The new proposed rule also would mandate that Medicaid programs provide a reason a beneficiary was denied treatment. The rule will be open for public comment through June 9.

People Help People with the New Be My Eyes App

Be My Eyes is an app that gives individuals with low vision or blindness more opportunities to be independent. This app connects people with low vision or blindness to people who are sighted.

Sited volunteers can download the app on their iPhone or iPad and create an account as a site helper. Users with low vision or blindness also create an account but do so as a blind user. When a person with low vision or blindness needs a set of eyes, they can open up the app and send a request for assistance. Once a person accepts the request, the two can now communicate with one another. The camera on the phone of the person with low vision or blindness will be activated so the helper can see what the person’s camera is capturing.

This app launched last fall and so far there are 198,886 sited helpers, 17,589 users, and 65,930 instances where people were helped through the app. This app is a free app and is currently only available through the Apple store for Apple devices. There will be an app for Android supporting devices coming out soon.

Check out the website for Be My Eyes for more information and video that gives some example uses.

http://www.bemyeyes.org/

ABLE Act Gaining Traction in States

The Achieving a Better Life Experience (ABLE) Act was enacted at the federal level at the end of last year. Since then, 45 states are pursuing ABLE accounts this year to allow families to set aside funds in tax preferred accounts for disability related expenses. Over 29 states have already filed ABLE bills this legislative session.

On March 24, the ABLE Act was passed in North Dakota. As of yet, the legislation is rather vague. It is unknown if it will be following the federal guidelines completely or if there will be guidelines specific to North Dakota. As of right now, it is thought that this program will follow the federal guidelines. This program will be administered by the Bank of North Dakota. They will make sure that it is in compliance with IRS standards. The Bank of North Dakota may impose an annual administrative fee to recover expenses.

If you want to learn more about the ABLE Act, check out the ten things you need to know about the ABLE Act.

A Note on Bullying from our Systems/Community Advocate

I present a bully prevention program. This program is near and dear to my heart because I was bullied growing up. I haven’t had to experience bullying since high school, until recently. While I was at a school presenting the bully prevention program, I was bullied (trust me, I see the irony).

I began the program by defining bullying and soon moved into various bullying situation examples. One of the examples talked about how someone throws a piece of paper at someone. A student then interjected with, “How do you throw a piece of paper?” He held up one of the handouts I had given out as an example.  I had to laugh a little at the odd question. I answered it and moved on.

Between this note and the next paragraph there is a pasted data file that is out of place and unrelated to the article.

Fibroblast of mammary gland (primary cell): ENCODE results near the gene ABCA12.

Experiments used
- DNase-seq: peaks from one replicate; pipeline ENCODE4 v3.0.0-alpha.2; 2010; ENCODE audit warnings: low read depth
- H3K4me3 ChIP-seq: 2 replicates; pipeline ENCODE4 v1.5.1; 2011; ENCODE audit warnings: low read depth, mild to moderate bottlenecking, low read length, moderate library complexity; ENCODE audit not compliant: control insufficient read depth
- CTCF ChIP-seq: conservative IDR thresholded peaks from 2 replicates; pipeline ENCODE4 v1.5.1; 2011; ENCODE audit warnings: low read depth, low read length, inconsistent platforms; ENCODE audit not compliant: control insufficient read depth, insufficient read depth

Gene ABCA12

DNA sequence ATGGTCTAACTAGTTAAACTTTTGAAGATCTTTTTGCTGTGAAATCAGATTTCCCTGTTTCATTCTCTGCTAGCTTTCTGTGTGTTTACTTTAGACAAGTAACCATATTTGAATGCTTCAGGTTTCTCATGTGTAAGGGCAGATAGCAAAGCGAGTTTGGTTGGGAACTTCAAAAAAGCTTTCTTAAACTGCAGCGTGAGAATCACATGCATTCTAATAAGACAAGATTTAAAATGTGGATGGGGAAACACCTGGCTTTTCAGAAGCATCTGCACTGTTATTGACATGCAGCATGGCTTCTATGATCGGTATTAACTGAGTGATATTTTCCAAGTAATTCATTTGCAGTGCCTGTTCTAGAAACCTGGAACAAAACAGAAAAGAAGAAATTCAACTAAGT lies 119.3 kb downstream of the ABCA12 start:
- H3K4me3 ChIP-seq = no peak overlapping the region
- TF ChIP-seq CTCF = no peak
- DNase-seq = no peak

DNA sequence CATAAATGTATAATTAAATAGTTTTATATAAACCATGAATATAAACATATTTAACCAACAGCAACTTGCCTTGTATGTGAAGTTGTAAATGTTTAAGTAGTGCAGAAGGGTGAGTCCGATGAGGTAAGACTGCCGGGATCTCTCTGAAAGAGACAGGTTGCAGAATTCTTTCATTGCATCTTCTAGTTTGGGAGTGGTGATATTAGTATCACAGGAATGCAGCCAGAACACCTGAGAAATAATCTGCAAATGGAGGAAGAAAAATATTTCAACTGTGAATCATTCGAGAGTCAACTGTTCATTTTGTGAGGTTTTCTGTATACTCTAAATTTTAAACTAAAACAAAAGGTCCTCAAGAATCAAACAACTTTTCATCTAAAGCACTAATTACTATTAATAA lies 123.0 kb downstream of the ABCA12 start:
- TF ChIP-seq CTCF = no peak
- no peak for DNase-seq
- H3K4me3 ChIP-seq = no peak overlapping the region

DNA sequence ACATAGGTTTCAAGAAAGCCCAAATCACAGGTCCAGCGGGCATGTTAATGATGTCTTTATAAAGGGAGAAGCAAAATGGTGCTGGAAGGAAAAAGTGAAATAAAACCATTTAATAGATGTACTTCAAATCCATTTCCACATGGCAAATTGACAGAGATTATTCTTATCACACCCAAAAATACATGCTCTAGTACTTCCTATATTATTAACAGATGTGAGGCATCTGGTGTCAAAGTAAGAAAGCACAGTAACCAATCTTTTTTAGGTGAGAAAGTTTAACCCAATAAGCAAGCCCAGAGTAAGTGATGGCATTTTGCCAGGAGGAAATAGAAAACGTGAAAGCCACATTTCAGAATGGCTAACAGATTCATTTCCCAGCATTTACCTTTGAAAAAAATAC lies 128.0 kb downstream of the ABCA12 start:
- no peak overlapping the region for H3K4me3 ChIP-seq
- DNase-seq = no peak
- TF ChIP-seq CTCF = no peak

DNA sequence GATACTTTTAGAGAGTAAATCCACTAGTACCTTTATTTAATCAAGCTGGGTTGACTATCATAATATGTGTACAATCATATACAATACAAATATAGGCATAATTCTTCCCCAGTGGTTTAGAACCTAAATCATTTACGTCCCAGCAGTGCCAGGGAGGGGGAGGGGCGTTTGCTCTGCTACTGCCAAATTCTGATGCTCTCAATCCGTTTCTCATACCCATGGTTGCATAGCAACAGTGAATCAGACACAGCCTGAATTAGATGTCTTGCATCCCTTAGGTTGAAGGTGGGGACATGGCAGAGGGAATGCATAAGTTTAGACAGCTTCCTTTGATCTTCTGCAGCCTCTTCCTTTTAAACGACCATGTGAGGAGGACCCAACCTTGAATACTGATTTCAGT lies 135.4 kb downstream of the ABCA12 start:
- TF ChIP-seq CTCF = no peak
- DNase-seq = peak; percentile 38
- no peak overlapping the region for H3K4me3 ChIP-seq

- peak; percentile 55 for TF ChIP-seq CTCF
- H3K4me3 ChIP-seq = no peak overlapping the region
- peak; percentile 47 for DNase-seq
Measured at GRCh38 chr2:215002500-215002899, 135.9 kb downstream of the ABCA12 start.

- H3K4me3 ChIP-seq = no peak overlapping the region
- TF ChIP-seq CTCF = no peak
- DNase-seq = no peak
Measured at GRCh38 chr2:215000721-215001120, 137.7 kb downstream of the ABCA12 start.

Soon, odd interjections began to turn into rude comments. Students giggled during videos that discussed bullying and suicide. They said mean things about the kids in the videos. I looked to the teachers to speak up, but none of them did. I pressed the issue of the seriousness of bullying and soon moved on. I began to talk about how students could stop being bystanders and stand up for their classmates. I gave an example of what someone could say to a friend who is bullying. One of the students jumped on the opportunity, “Oh so we should bully each other?” After clarifying my intention, I asked them how they would handle a bullying situation. No one spoke. I asked again, but still no one spoke.   Again, I looked to the teachers for support, but not one of them spoke up.

I continued on with the presentation. I shared personal stories, as I always do, about being bullied as a teen. I talked about how I was bullied because I was overweight and talked about the impact those moments still have on me today. When I finished this story, I paused.  It was then I heard one of the students say, “She really is fat.”

Being called fat isn’t new to me, but it still hurts as much as the first day I heard it. It brings back a lot of pain that I had locked away. I couldn’t let those four words slide away and I knew I couldn’t let that student win. I gave the teachers one last chance to speak up. When they didn’t, I said, “But I’m fabulous.”

After the presentation, I followed my own presentation’s advice: talk to a trusted adult.  The counselor took down a few names of students and I went with her to the superintendent’s office. When the superintendent said those students are the biggest bullies in their school, I wasn’t surprised.

While the administration at the school seemed to take bullying seriously, the rest of the school did not. Bullying isn’t just a part of growing up and it isn’t just a fact of life. Those are just excuses people use so they can beat people down without the consequences. We need to stand up against bullying because there is no reason big enough to excuse hurting someone for life. Every time we bully someone, we put a wrinkle in their heart and it will never go away.